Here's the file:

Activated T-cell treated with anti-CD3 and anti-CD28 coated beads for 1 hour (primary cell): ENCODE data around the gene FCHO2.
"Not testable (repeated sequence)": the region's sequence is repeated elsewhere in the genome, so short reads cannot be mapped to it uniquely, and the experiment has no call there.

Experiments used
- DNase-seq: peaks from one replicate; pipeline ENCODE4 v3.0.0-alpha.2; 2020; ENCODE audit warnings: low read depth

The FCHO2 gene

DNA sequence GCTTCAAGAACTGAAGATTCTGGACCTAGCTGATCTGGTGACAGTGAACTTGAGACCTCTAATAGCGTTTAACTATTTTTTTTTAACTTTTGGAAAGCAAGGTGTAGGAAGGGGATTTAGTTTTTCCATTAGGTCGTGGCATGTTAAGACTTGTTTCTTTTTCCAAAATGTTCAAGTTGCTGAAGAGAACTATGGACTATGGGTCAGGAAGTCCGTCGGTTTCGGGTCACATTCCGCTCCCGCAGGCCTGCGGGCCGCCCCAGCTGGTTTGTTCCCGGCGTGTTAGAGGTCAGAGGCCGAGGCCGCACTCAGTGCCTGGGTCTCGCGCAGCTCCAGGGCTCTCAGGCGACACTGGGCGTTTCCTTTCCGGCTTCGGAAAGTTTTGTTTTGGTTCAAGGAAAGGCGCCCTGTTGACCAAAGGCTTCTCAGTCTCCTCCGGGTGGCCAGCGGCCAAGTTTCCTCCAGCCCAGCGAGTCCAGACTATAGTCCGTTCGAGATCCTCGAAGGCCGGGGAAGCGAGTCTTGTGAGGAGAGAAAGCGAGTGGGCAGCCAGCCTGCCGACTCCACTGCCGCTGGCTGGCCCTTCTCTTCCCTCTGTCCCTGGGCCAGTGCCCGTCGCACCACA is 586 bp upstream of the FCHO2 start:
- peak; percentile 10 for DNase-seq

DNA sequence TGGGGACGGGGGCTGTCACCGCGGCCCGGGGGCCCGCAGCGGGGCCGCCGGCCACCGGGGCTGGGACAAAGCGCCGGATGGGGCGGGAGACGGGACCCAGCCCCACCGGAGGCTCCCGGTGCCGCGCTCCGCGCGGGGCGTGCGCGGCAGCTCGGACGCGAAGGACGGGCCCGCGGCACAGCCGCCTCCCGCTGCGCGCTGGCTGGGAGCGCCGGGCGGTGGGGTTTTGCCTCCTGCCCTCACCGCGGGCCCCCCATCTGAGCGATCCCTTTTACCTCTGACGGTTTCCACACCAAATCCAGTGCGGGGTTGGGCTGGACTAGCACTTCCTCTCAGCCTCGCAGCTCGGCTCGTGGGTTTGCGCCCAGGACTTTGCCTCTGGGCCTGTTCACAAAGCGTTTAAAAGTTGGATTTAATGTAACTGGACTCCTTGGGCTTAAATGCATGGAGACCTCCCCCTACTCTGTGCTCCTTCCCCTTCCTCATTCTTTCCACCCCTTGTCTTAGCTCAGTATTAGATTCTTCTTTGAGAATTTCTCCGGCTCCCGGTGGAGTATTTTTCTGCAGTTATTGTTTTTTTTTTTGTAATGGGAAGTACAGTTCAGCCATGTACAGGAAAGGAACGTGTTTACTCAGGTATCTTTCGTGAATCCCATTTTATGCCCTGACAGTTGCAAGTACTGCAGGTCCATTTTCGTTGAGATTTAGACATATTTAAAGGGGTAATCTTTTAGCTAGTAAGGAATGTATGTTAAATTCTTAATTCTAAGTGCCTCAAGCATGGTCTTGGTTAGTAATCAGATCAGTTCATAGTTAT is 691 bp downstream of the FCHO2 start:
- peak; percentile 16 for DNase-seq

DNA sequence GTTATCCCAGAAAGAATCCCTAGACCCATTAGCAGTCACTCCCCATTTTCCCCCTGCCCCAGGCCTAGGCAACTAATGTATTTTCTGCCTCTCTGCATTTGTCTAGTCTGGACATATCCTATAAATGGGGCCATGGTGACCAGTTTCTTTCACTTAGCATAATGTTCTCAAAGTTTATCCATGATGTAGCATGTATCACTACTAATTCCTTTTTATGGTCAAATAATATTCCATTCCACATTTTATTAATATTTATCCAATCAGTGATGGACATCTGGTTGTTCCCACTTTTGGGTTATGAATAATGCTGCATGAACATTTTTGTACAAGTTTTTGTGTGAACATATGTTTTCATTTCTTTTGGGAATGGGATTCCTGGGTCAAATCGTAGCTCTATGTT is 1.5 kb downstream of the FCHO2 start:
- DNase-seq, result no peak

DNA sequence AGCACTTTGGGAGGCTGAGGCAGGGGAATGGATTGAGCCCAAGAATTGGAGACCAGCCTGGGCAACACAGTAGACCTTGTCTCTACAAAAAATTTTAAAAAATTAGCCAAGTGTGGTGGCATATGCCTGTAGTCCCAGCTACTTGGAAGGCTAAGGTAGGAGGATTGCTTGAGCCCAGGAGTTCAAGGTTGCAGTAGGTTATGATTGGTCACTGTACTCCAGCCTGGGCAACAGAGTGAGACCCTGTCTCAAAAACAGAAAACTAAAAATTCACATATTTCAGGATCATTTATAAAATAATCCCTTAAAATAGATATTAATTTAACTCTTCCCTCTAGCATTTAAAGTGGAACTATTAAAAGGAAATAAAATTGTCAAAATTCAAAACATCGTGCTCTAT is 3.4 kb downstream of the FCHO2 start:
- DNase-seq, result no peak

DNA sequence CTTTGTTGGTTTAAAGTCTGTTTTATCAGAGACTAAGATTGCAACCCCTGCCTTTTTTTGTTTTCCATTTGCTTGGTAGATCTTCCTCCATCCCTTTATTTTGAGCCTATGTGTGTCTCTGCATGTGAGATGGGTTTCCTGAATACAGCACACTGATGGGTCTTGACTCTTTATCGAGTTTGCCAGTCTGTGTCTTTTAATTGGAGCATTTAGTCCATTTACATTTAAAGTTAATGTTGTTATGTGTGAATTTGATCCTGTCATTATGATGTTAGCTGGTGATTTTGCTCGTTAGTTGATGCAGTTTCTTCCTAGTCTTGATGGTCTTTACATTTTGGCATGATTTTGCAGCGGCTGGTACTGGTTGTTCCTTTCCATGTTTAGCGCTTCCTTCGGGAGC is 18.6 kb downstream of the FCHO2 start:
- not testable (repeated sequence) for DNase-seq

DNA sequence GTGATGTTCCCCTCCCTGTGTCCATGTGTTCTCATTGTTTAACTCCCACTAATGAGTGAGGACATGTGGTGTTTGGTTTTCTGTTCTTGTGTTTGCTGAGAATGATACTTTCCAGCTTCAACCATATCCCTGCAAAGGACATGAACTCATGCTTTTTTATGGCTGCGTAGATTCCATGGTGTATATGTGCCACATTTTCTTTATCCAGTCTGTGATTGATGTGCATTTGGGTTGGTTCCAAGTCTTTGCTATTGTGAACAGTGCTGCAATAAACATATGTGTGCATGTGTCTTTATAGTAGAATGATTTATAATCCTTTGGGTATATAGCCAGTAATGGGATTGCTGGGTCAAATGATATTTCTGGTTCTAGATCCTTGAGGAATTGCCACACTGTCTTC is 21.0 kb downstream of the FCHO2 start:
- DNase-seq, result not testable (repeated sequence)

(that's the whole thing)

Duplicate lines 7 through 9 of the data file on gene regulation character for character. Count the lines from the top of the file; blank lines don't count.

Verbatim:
- peak; percentile 10 for DNase-seq

DNA sequence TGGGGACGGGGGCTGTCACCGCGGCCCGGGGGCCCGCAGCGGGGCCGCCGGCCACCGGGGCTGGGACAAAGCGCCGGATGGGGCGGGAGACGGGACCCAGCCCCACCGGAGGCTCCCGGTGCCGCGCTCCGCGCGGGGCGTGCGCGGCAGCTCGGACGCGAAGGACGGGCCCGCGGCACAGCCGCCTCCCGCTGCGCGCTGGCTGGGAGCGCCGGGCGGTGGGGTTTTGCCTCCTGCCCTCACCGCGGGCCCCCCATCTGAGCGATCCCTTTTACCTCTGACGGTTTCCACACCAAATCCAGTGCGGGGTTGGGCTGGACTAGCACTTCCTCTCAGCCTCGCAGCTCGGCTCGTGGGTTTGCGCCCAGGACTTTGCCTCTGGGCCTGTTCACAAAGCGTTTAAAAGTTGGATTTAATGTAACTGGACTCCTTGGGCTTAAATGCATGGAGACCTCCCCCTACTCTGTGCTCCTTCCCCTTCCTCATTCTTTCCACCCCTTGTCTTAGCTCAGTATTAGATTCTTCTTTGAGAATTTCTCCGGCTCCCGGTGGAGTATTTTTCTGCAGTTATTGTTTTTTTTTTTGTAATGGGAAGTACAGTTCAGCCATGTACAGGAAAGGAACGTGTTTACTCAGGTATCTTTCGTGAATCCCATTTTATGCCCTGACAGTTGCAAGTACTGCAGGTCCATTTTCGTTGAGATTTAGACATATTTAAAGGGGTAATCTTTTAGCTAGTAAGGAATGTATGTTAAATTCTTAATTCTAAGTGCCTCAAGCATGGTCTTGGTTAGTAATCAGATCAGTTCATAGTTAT is 691 bp downstream of the FCHO2 start:
- peak; percentile 16 for DNase-seq